Originally Posted By Trollslayer:
Tomorrow, after running some errands to warm the engine, I will recheck the codes and do the KOER tests.

I don't recall this car having an EGR position sensor. It has a MAF sensor, new DFPE, a new IAC valve, new EGR valve, new EVR, etc.

I have had a sneaking suspicion that the EGR tube may be dirty, restricting the EGR flow. I thought I'd use my shotgun brushes to clean it out.
View Quote



I should have looked up the EGR system before giving BAD advice. You are correct, no EGR position sensor - you have the DPFE instead.

Simple test if you have a good scanner available. First, with the scanner connected and looking at the live EGR data, KOEO the DPFE voltage should be about 1.0-1.1 volts or very close. If over that you have a bad DPFE (most cases they are over 3.5 volts when bad)
Second, hook a vacuum gauge in line between the EGR valve and the vacuum hose going to it. Warm up the engine and select KOER. During KOER you have to push the brake pedal, cycle OD and 4WD buttons if present and turn the steering wheel. Do all of that quickly and go look at the vacuum gauge for the remainder of the KOER test. At some point the vacuum gauge will move to about 5-10 inches of vacuum. (needle will rise slowly and come down quickly) If that happens, your EGR system is functioning properly and you most likely have a clog somewhere and the DPFE will not detect the EGR system is working.
I hope I did not confuse you.



Link Posted: 1/18/2015 11:50:07 AM EST
Discussion ForumsJump to Quoted PostQuote History
Originally Posted By Breedy:


Vacuum issues usually result in loping idle and does not throw a code to turn the check engine light, IIRC.

Previous 93 Explorer Owner
View Quote View All Quotes
View All Quotes
Discussion ForumsJump to Quoted PostQuote History
Originally Posted By Breedy:
Originally Posted By DarkCharisma:
Does it stumble under sudden acceleration? How does it idle, and does it idle lower or higher than you remember?

Considering the age I would think EGR or vacuum issue first and foremost, but I'm not particularly familiar with Explorers specifically...


Vacuum issues usually result in loping idle and does not throw a code to turn the check engine light, IIRC.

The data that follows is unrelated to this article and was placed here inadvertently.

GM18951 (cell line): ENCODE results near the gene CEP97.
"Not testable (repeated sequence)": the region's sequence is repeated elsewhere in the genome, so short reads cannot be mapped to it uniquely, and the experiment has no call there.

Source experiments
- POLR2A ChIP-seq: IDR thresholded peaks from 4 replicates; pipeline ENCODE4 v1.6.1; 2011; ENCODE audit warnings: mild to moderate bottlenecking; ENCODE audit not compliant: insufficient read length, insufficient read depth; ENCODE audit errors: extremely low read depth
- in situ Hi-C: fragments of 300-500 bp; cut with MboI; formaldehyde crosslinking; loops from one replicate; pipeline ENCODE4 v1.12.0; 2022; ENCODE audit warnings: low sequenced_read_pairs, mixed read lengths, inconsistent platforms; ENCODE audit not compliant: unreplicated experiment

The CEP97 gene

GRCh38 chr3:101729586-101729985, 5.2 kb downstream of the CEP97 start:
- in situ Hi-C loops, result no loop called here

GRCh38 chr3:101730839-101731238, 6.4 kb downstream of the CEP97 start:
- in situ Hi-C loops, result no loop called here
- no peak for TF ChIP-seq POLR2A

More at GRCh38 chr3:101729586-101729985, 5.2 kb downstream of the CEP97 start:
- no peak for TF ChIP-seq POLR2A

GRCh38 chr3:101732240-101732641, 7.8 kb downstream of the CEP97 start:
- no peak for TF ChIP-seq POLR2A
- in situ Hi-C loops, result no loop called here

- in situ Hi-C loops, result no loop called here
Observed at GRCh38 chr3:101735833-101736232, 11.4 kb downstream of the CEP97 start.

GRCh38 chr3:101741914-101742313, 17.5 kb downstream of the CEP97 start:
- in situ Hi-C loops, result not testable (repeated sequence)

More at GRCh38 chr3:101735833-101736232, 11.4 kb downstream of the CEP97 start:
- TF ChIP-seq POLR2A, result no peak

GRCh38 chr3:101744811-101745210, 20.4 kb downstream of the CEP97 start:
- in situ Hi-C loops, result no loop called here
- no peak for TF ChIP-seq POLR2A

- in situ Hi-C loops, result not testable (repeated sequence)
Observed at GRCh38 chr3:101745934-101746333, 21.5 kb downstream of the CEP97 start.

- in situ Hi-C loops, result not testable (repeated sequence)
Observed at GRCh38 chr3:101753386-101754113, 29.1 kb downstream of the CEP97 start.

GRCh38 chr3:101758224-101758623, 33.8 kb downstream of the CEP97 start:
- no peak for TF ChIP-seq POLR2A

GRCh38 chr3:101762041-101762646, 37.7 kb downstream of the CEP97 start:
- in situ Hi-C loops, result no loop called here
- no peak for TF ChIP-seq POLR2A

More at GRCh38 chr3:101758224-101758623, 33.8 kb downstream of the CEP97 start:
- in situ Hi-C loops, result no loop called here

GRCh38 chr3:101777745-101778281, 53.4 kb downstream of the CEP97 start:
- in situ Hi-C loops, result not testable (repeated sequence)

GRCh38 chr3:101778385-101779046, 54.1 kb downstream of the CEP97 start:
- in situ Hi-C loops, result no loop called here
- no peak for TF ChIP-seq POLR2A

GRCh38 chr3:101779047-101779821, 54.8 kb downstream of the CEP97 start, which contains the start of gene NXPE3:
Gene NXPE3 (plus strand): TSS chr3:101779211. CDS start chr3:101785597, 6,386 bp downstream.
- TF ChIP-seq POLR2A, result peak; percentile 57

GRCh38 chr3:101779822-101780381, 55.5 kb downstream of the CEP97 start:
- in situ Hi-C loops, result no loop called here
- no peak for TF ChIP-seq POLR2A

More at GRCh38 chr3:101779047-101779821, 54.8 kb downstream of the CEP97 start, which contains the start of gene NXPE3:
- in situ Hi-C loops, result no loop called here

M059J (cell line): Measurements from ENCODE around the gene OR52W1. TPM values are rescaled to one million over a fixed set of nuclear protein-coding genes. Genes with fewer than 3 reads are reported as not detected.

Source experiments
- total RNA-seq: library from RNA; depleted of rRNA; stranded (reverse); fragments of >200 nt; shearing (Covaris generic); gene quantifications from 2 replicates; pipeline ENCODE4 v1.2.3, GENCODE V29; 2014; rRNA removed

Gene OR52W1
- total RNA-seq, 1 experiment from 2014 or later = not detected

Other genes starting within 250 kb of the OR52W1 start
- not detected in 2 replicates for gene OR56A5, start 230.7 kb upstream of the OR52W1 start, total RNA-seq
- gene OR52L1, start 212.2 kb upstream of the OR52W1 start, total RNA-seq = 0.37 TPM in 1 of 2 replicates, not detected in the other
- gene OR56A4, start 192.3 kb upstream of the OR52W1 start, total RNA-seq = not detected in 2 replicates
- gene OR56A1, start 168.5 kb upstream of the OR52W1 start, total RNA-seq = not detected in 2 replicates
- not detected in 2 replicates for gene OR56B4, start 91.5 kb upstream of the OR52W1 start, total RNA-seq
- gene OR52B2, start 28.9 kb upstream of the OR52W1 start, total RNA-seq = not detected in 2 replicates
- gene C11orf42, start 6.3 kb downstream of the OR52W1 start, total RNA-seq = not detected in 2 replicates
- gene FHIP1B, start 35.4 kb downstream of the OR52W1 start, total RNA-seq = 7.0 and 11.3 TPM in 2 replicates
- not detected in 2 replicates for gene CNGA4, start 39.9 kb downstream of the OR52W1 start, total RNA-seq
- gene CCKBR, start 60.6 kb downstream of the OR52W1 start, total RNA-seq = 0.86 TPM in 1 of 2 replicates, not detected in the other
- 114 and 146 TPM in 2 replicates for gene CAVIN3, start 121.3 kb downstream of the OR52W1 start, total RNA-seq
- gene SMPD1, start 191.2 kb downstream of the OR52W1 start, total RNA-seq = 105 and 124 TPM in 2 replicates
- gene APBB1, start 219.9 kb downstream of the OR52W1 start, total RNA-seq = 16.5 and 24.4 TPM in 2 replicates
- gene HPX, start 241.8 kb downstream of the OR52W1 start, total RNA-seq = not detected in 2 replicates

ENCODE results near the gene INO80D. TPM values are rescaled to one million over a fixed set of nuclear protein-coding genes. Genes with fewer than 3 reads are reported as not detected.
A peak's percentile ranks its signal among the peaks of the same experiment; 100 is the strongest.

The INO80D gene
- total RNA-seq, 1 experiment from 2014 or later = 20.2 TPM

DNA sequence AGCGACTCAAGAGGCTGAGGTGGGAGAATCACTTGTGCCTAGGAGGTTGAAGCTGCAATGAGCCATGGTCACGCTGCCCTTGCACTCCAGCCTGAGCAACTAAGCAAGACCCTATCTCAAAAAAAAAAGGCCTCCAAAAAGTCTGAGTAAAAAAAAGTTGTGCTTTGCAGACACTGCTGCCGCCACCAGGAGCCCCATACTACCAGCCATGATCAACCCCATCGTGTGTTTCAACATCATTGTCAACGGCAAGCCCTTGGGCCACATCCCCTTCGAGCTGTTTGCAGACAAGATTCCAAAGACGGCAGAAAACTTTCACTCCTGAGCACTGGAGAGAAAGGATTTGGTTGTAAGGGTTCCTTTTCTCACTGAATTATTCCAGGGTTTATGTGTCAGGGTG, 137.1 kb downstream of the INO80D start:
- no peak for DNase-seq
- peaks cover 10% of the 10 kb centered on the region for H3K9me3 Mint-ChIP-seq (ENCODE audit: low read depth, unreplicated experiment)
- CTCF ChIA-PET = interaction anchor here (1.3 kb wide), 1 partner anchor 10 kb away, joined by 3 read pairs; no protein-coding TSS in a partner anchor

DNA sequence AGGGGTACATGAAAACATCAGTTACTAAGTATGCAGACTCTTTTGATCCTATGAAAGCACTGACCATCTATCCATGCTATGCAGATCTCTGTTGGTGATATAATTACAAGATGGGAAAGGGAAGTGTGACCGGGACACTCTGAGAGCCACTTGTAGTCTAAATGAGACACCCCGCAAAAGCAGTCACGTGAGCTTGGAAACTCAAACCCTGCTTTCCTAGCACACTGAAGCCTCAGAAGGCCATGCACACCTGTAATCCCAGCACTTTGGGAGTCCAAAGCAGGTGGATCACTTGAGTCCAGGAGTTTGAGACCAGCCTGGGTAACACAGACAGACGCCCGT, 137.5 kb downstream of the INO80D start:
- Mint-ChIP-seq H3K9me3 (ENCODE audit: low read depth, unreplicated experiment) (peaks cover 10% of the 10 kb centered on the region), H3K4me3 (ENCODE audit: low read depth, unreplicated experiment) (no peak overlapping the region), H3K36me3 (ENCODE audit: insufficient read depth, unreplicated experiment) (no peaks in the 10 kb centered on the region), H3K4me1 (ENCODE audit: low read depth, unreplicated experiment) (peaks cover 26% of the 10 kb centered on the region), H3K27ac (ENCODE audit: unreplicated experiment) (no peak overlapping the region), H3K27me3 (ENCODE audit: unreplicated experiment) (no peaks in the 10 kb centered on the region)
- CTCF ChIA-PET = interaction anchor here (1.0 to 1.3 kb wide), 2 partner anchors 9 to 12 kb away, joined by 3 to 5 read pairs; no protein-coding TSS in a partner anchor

Previous 93 Explorer Owner


Listen to this guy
Link Posted: 1/18/2015 10:36:19 PM EST
Discussion ForumsJump to Quoted PostQuote History
Originally Posted By Trollslayer:
Tomorrow, after running some errands to warm the engine, I will recheck the codes and do the KOER tests.

I don't recall this car having an EGR position sensor. It has a MAF sensor, new DFPE, a new IAC valve, new EGR valve, new EVR, etc.

I have had a sneaking suspicion that the EGR tube may be dirty, restricting the EGR flow. I thought I'd use my shotgun brushes to clean it out.
View Quote


By definition EGR tubes are dirty.................
Link Posted: 1/19/2015 1:06:24 AM EST
LOL!

Yes, but at some point the build up becomes an obstruction. I've seen pictures of tiny particles trapped in the narrowed (venturi) section of the tube that caused a pressure differential problem for the emissions control system.
Link Posted: 1/19/2015 1:08:27 AM EST
Discussion ForumsJump to Quoted PostQuote History
Originally Posted By DarkCharisma:


Listen to this guy
View Quote View All Quotes
View All Quotes
Discussion ForumsJump to Quoted PostQuote History
Originally Posted By DarkCharisma:
Originally Posted By Breedy:
Originally Posted By DarkCharisma:
Does it stumble under sudden acceleration? How does it idle, and does it idle lower or higher than you remember?

Considering the age I would think EGR or vacuum issue first and foremost, but I'm not particularly familiar with Explorers specifically...


Vacuum issues usually result in loping idle and does not throw a code to turn the check engine light, IIRC.

Previous 93 Explorer Owner


Listen to this guy


I did notice a small change in idle speed with a cold engine. There's what sounds like an electric clutch clicking, then a speed increase (~100 rpm change).